Firefighters Battling California Fires Are at Higher Risk of Contracting Coronavirus, Expert Warns

Experts also revealed that no social distancing measures are being followed in the camps of firefighters battling California fires.

As fires are choking California, scientists have warned that firefighters are at a higher risk of getting infected with the coronavirus. According to researchers, the close proximity in which firefighters are staying in, and the pollution that is damaging their lungs are actually making them more vulnerable to the deadly pandemic.

How California Fires Make Firefighters Vulnerable

Scientists reveal that fires, of all kinds, contain carbon monoxide, carbon dioxide, and particulate matter. Inhaling these particles could drastically damage the human lungs, and it could lead to serious respiratory issues.

Interestingly, coronavirus is a respiratory disease, and people with a weakened lung system could be at a higher risk of contracting with the virus. As firefighters inhaling polluted particles will have weak lungs, a coronavirus infection in their body could be more fatal.

Oregon Wild fire

Apart from this, camps of firefighters in California are congested, and as a result, practicing social distancing rules is practically impossible here.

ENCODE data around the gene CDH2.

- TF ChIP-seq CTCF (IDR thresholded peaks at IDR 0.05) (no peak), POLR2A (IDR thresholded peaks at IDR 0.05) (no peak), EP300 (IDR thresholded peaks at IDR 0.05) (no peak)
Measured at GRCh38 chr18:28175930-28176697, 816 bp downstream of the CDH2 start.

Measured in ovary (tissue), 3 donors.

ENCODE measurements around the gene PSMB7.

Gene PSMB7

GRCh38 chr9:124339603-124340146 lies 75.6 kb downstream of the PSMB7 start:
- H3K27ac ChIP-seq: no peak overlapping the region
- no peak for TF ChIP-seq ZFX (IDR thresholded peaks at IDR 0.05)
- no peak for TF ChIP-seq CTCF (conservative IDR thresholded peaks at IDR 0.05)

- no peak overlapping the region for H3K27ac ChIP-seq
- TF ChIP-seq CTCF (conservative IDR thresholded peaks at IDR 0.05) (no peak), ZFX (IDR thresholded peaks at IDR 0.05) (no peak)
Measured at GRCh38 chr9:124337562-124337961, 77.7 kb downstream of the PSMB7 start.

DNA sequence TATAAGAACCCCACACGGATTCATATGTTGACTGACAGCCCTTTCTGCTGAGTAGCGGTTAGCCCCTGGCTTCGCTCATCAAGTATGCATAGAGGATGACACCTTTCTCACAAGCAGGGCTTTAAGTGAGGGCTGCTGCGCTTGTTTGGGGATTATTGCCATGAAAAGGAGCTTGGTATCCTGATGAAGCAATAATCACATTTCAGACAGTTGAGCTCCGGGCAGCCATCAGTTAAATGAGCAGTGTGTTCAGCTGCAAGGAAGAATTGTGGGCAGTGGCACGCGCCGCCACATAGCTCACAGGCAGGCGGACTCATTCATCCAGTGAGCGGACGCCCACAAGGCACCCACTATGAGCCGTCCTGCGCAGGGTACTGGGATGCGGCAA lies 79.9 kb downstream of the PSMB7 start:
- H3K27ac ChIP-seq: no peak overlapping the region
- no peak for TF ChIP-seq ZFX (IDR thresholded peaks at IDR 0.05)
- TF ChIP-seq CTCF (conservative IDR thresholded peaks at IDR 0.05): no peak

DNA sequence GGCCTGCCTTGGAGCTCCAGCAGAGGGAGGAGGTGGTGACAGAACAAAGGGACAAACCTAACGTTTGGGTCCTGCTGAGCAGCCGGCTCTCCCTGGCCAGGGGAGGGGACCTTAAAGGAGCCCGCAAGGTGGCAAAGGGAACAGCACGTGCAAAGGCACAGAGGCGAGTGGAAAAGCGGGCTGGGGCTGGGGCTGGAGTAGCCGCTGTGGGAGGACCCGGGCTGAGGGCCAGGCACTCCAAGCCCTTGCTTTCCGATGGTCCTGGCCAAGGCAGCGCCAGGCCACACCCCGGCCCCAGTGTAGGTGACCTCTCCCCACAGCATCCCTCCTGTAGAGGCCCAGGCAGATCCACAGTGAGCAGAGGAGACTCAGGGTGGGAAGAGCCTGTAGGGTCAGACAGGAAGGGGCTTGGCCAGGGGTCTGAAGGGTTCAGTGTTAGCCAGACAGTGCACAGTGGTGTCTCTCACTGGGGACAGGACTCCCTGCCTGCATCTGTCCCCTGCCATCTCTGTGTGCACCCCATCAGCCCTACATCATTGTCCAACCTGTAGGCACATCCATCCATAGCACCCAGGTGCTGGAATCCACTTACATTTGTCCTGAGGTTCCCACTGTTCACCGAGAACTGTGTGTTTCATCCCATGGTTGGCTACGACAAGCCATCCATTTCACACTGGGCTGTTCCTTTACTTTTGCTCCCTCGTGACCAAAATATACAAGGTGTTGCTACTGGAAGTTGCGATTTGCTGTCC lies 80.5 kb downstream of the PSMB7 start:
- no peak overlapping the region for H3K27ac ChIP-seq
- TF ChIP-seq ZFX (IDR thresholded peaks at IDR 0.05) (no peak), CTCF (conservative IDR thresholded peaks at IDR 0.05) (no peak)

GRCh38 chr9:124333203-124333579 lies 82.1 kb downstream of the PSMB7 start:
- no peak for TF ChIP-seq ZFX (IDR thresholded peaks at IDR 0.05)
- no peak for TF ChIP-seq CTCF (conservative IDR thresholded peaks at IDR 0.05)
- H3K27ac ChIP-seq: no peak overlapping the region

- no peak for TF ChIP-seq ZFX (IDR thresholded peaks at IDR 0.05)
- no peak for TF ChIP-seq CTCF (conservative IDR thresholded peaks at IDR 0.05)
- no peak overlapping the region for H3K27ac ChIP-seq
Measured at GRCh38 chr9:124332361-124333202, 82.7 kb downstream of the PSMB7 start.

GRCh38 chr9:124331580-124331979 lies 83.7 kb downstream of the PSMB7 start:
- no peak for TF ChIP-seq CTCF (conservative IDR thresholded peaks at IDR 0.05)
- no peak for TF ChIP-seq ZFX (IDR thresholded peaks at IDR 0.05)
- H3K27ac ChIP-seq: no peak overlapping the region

"Two forces of nature are colliding in the western United States, and wildland firefighters are caught in the middle. Emerging research suggests that the smoke firefighters breathe on the front lines of wildfires is putting them at greater risk from the new coronavirus, with potentially lethal effects," wrote Luke Montrose, Assistant Professor of Community and Environmental Health at Boise State University in the Conversation.

Exposure to PM2.5 Air Pollution

Montrose revealed that very fine particles called PM2.5 will directly influence the risk of respiratory illness. These particles are 50 times smaller than a grain of sand, and it could travel deep into the lungs.

Citing a study conducted by Italian scientists, Montrose states that long-term exposure to PM2.5 air pollution, produced by sources including wildfires, power plants, and vehicles could make coronavirus deadly, and it could threaten the life of the infected person.

Montrose also predicted that coronavirus infection among firefighters could drastically increase by the end of this season of fires, especially considering the fact the repeated fires could weaken the immune system of a person.

Related topics : Coronavirus